Nuclear Inelastic Scattering

Setup for the NIS measurement. The pulsed beam is monochromatized to a meV energy band with the high resolution monochromator (HRM) before it penetrates the ionization chamber (IC) and the sample. The radiative decay of the resonant nuclei in the sample is measured with two APD detectors: one in forward direction (NFS), which collects data only from a small solid angle (top) and one at 90o (NIS) which collects data in a large solid angle (bottom). Details are described in the text below.

Nuclear inelastic scattering (NIS) permits to observe
probability of exciting and annihilating phonons in the solid state ([Phys.Rev.Lett.74(1995)3828], [Phys.Rev.Lett74(1995)3832]), where the iron atom is involved. The signal of the sample is recorded

  • by a NIS detector placed close to the sample
    at 90o relative to the beam direction and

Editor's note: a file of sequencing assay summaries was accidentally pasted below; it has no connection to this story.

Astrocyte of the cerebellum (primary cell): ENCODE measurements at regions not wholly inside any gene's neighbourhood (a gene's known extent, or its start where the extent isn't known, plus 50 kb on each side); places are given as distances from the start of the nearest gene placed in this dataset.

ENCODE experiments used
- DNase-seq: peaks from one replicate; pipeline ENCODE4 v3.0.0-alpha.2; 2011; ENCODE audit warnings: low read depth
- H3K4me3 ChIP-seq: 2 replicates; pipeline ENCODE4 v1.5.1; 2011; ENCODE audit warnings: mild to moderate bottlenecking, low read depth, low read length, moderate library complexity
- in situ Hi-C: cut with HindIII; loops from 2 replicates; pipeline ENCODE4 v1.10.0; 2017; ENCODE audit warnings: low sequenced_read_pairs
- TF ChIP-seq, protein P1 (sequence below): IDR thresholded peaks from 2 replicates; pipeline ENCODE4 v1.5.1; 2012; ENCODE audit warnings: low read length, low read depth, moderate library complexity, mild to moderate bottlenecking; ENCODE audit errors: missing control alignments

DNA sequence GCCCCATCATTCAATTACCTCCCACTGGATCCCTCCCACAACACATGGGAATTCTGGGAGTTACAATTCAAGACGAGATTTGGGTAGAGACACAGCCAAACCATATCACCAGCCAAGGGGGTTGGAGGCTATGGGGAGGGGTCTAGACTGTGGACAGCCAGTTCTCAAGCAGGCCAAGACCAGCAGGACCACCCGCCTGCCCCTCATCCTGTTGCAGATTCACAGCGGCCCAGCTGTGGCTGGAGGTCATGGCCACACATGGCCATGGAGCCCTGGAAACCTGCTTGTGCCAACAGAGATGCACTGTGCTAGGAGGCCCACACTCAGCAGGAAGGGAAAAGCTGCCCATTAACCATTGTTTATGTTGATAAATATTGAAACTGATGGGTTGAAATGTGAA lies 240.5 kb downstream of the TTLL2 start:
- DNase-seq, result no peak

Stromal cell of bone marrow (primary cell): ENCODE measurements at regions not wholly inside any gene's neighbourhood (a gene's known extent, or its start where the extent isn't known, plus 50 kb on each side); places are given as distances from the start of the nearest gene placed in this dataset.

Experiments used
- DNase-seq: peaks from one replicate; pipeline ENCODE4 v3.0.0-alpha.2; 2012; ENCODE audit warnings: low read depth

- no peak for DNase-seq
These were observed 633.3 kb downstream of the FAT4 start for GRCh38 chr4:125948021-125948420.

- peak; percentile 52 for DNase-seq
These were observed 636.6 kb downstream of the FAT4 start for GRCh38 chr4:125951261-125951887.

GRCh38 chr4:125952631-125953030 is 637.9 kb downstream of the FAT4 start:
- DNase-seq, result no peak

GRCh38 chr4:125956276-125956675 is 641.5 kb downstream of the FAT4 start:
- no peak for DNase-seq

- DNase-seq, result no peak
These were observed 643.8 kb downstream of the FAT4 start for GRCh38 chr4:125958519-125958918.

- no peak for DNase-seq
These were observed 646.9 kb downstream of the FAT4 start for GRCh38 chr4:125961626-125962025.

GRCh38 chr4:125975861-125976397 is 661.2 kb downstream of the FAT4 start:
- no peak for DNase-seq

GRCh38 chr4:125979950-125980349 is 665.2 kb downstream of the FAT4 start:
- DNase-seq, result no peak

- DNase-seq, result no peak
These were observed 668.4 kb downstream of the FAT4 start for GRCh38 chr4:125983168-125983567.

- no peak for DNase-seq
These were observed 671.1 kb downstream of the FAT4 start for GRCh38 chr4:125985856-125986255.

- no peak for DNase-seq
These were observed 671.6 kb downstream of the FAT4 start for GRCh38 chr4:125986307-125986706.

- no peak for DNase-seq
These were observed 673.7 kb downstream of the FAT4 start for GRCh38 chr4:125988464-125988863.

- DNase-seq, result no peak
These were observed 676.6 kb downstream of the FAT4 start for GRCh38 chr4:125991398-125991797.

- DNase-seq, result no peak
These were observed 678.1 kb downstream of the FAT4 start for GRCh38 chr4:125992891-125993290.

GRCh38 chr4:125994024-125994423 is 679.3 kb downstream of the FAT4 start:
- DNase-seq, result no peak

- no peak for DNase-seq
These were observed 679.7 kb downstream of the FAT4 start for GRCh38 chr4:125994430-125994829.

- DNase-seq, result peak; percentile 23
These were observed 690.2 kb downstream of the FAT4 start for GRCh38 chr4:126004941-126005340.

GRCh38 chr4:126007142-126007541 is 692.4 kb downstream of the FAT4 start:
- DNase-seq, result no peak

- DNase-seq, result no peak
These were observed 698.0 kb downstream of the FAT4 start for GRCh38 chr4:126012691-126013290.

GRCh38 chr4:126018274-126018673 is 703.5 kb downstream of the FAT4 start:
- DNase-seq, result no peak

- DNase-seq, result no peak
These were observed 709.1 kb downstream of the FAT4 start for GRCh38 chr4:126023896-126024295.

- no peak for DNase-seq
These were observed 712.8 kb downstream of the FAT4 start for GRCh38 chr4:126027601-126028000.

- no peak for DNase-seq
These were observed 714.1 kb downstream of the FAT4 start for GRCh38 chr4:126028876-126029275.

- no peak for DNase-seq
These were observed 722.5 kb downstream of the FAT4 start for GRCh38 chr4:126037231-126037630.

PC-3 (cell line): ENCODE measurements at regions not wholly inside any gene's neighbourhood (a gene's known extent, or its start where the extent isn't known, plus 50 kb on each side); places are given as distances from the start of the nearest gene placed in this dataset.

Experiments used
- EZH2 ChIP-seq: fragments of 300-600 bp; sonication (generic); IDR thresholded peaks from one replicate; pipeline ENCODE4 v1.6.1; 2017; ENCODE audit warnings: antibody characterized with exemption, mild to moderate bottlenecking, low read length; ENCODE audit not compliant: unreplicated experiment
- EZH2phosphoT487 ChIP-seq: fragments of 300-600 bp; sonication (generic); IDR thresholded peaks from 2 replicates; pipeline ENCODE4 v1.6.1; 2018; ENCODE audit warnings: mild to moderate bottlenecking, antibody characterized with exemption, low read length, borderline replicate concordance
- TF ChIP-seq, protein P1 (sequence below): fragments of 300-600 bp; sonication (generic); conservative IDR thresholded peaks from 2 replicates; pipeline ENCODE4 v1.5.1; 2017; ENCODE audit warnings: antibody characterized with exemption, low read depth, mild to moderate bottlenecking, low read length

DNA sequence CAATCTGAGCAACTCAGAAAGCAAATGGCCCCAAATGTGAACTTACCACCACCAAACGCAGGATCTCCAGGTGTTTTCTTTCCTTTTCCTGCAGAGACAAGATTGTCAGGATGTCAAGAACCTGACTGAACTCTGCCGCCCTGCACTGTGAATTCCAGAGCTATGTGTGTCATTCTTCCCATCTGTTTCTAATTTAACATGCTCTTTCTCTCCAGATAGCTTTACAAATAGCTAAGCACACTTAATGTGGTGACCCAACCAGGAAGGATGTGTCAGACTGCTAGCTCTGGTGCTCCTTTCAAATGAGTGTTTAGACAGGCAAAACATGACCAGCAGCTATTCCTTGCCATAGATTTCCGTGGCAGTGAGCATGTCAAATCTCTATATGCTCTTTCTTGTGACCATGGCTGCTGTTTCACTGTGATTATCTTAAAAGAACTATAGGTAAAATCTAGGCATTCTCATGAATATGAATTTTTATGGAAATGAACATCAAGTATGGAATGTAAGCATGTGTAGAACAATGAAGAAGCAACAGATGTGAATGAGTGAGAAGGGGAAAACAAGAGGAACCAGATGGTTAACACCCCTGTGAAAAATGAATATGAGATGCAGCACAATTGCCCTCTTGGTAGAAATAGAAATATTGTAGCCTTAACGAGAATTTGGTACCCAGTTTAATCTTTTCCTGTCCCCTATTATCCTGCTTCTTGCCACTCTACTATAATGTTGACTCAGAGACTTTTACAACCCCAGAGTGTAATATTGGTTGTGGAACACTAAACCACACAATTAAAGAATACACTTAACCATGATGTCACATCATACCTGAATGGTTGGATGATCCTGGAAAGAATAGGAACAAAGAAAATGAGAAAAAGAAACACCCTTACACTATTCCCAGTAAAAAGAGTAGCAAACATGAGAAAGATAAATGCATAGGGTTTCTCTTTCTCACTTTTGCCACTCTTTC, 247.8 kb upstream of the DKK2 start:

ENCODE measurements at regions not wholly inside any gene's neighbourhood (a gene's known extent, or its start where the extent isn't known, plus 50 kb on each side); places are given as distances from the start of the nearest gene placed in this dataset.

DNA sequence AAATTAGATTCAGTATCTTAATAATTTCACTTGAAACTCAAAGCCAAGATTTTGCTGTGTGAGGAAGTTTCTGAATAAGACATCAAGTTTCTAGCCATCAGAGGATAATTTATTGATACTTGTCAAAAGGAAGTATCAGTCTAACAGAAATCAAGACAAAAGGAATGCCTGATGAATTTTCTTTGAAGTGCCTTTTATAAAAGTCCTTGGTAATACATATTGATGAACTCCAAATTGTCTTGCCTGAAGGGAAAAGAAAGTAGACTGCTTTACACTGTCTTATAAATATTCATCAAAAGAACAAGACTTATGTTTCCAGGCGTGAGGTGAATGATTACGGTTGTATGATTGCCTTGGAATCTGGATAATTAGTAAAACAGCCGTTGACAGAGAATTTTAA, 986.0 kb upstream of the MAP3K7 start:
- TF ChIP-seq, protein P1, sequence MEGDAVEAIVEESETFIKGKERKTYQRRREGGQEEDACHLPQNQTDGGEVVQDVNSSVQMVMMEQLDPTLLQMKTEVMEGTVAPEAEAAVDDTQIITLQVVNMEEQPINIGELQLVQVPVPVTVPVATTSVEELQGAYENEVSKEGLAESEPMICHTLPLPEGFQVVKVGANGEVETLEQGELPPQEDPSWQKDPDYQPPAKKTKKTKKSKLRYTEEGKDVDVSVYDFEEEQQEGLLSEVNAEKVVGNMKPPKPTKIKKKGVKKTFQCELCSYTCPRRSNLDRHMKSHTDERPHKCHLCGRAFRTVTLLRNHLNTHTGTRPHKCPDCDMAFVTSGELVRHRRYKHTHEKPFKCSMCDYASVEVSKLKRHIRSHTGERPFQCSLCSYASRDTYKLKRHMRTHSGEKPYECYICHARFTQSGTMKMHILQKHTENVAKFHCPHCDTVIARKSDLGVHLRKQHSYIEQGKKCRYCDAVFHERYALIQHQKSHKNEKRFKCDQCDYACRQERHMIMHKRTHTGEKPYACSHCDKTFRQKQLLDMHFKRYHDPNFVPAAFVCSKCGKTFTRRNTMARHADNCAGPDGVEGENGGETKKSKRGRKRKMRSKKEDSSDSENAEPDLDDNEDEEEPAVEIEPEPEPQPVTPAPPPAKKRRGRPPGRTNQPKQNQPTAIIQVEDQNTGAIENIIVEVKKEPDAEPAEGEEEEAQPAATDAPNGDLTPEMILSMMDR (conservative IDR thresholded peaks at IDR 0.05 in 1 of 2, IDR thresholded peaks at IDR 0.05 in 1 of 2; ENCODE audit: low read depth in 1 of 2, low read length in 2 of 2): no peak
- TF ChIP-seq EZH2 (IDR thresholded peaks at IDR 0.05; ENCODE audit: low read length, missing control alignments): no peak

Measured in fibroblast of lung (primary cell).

• by a NFS detector placed far away in forward direction.
During scanning the energy of the incident beam up to
± 100... 1000meV around the exact resonance energy
by detuning the high resolution monochromator (HRM)
the time integrated signal of
  • the NFS detector shows a sharp peak at ED=0 which represents the energy resolution of the monochromator system and is used
    • to determine the point of zero energy transfer and
    • to extract the probability of inelatic absorption
      out of the NIS spectrum.

    At exact resonance energy (ED =0)
    NFS detector collects the time depending NFS.

  • the NIS detector shows a high central peak at ED=0
    and peaks apart from the resonance energy.
    This energy spectrum is a convolution of
    • the probability of inelastic absorption and
    • the energy resolution function
      of the high resolution monochromator (HRM)

    The time dependence of the signal
    shows an exponential decay after excitation,
    since the data
    are collected angular integrated.

The measured spectrum is corrected by the flux of the monochromatized radiation incident on the sample as monitored by the ionization chamber (IC).

Based on the PhD thesis of Hanne Grünsteudel, Lübeck 1998
Last modified 05:27 PM by Ernst Schreier